Up to 85 percent of Americans experience back pain at some point in their lives. Here's an explanation of why so many of us are suffering.
In the United States, back pain is the number one complaint people bring to their doctors. By far. What is the cause of this back pain that is so prevalent in our culture?
First, some basic anatomy. The human spine is called “the segmented bone,” meaning, it’s a bone that the body recognizes as one bone, in the same way it recognizes, say, the femur (thigh) or humerus (biceps), but unlike those bones, it is segmented, a bone in parts, and those parts are called vertebrae. That said, when it comes to function, the body does not recognize the individual parts of the spine; it stimulates and responds to the spine as if it is a single unit, a lone bone.
But a really flexible bone. That flexible spine is why, regarding range of motion, humans have more capability than all other vertebrates. The monkey, the zebra, your pet dog—you name it, they all have spines whose vertebrae do not allow for the full range of motion that our vertebrae allow for. This is a quintessential case of the whole being greater than the sum of its parts. But there’s one catch: for that full range of motion, our spine must be in the shape of an “S” curve.
When the spine is an “S” it is considered in neutral position, and its load bearing is distributed evenly among all vertebrae. As a result, people with the “S” spine have no restrictions on their range of motion, no matter what they’re doing—standing, sitting, walking, lying down, surfing, playing volleyball, gardening.
People with back pain don’t have that full range of motion, at least not without some pain of degrees ranging from minor to debilitating, and that’s because their spines are no longer in an “S” position. They’ve been contorted into various forms, some going from being an “S” to a “C” (which, among other downsides, is a far less popular letter on Wheel of Fortune).
When that spine is not an “S,” the load that it bears is no longer evenly distributed among all vertebrae. Some vertebra are doing more work, more load bearing, than they were intended, and that’s when the various forms of back pain come in.
But how did the spine lose its “S” shape? That’s all about the alignment of our four load-bearing joints—the shoulders, hips, knees and ankles, four to each side, eight joints in total. When these joints are properly aligned, they sit directly on top of each other, and all vertical and horizontal planes are straight, and the spine remains and “S.”
But when those load bearing joints are not aligned, that’s when the best laid plans of our human design go awry and our spines become “C’s” or some other shape and acquire any range of problems that cause the load bearing of the spine to be distributed unevenly.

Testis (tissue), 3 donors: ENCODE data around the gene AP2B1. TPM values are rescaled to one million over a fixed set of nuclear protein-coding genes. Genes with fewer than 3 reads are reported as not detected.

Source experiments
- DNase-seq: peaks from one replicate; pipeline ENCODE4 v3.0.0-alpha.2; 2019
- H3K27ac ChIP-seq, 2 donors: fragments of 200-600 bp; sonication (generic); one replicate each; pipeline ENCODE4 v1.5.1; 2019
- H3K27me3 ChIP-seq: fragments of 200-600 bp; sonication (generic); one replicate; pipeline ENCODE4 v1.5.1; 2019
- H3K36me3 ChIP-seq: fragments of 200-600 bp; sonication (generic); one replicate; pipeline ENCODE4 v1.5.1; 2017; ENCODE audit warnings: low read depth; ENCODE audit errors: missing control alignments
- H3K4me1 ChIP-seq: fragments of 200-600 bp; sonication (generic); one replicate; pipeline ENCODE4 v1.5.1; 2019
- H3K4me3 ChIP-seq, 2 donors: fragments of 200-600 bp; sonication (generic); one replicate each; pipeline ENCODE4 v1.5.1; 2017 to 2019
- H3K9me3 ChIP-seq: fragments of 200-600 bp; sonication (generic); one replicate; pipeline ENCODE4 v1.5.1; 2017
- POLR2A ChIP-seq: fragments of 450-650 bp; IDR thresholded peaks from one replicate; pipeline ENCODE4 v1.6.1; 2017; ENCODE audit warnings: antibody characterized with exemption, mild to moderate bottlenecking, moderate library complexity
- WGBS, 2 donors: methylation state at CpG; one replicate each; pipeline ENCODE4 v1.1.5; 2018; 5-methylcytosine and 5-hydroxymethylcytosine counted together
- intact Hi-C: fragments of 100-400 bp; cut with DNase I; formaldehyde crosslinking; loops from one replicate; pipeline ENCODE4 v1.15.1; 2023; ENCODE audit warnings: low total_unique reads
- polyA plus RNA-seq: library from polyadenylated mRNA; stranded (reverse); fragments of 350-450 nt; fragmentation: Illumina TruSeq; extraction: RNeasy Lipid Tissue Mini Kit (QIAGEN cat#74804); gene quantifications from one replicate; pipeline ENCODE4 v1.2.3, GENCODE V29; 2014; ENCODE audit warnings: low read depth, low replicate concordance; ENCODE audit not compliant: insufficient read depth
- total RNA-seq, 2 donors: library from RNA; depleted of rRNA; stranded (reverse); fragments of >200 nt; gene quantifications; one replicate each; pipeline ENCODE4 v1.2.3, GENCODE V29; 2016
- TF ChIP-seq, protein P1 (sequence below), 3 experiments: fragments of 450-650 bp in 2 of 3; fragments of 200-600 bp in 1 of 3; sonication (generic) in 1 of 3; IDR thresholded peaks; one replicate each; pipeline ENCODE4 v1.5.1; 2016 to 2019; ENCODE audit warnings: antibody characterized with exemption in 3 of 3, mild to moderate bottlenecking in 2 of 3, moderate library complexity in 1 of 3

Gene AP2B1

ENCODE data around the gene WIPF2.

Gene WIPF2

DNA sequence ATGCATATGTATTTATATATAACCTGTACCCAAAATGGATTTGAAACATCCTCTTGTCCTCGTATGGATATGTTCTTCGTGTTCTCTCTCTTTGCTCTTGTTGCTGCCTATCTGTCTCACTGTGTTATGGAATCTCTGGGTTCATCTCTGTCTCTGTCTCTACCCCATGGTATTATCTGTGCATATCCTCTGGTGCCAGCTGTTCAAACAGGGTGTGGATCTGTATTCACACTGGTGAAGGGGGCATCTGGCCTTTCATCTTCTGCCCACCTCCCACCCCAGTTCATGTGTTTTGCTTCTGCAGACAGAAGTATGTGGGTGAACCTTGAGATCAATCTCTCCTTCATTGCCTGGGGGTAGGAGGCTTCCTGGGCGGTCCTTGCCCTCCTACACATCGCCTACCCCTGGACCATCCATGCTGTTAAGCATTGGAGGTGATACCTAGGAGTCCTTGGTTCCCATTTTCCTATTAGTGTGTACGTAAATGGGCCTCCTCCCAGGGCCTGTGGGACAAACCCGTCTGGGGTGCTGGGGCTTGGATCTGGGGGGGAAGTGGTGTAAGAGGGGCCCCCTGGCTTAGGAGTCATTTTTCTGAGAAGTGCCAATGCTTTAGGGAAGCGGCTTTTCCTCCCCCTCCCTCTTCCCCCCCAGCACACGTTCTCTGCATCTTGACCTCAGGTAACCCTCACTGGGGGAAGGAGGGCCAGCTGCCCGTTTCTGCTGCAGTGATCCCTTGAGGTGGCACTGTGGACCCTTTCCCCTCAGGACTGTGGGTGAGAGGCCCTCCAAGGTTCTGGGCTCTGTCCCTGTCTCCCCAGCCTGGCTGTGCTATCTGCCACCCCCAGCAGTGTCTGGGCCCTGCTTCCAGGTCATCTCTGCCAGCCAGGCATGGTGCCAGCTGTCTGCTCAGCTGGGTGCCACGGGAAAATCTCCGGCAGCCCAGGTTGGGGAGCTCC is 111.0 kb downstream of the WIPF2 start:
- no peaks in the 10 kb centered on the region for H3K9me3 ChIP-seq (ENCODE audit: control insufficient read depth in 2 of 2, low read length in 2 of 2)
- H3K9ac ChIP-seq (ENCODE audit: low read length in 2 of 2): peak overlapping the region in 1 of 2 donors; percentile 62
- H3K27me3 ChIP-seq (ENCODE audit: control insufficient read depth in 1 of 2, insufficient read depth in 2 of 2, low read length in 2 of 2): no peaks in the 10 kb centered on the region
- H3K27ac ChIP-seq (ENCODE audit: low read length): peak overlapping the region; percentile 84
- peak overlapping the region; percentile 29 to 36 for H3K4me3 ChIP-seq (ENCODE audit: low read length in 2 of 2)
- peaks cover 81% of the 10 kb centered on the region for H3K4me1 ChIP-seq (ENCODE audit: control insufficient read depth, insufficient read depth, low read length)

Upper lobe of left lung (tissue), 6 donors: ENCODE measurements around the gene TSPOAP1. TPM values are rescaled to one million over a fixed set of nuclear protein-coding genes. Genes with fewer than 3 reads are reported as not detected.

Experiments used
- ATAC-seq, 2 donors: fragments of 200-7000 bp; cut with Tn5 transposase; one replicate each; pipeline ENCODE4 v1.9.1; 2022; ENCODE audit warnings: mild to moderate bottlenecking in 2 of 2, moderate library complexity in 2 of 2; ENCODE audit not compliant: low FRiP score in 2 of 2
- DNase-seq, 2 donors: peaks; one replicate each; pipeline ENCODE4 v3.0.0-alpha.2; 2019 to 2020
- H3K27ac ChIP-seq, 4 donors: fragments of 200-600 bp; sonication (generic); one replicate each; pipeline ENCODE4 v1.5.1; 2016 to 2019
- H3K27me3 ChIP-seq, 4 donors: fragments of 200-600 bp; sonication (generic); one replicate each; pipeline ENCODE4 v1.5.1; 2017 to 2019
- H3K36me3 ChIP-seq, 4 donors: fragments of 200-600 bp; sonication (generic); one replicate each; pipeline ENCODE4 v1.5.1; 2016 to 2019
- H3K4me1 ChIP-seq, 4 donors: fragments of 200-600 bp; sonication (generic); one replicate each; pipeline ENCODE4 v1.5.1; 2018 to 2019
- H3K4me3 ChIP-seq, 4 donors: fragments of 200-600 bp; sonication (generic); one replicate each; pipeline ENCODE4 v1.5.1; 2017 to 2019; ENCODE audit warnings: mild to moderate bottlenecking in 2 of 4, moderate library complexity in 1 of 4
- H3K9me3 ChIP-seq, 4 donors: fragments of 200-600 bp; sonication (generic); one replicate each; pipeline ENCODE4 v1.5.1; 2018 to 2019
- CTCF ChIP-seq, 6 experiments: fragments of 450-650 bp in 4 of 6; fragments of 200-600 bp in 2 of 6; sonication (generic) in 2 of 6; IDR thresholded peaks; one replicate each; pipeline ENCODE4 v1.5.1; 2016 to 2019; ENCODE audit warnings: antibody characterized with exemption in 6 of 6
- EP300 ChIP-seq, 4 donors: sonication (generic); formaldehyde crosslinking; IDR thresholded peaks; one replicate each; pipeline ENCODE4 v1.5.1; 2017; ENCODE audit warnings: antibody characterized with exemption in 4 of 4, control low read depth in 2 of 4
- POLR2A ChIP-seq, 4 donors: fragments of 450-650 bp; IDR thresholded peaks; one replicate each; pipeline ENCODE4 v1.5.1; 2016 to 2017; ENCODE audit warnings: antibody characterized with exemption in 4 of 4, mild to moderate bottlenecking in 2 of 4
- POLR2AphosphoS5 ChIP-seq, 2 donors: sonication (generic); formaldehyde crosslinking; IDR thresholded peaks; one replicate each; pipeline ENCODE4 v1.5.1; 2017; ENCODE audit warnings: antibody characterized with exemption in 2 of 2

Back pain, and everything it represents, is nothing more than the body telling the host that he or she cannot load the spine the way the spine was designed to load in the position of the “S” curve. Why? Because the body is not aligned. So the spine reacts by altering its shape to compensate, and in that compensation comes pain. (All of this refers to most common back pain and does not include bodies that just suffered a major trauma.)
But here's the thing. The human body is so amazing that that pain from compensation is the body doing exactly what it’s supposed to do. Discs herniate because they can and, in fact, are supposed to when the spine is being compromised. But that herniated disc isn’t the cause of the problem. It’s the result of the problem, which is misalignment, and it’s the body’s way of signaling to us that there’s a problem. Similarly, stenosis is simply a callous that the body forms to protect the nerve root from the friction occurring through misalignment. Again, the stenosis isn’t the cause of the problem. It's the result.
And a great number of back surgeries today do not address the problem; they address the symptom, regrettably leaving the original problem in tact.
The way to address the problem is to rebalance the body into proper alignment. Once you do that, then your muscles will tell your spine to return to an “S” curve, and any back pain you felt will be alleviated because all the weight that the spine is loading will again be distributed evenly among all the vertebrae. And then you can get back to doing all the things you used to do that the rest of the mammal world, with its less flexible spine, simply cannot.
Known as the Father of Postural Therapy, Pete Egoscue has helped relieve thousands of people from their chronic pain, including many of the world's leading athletes.
By Pete Egoscue
Originally posted on Sonima.com. Pete Egoscue is a featured expert and contributor.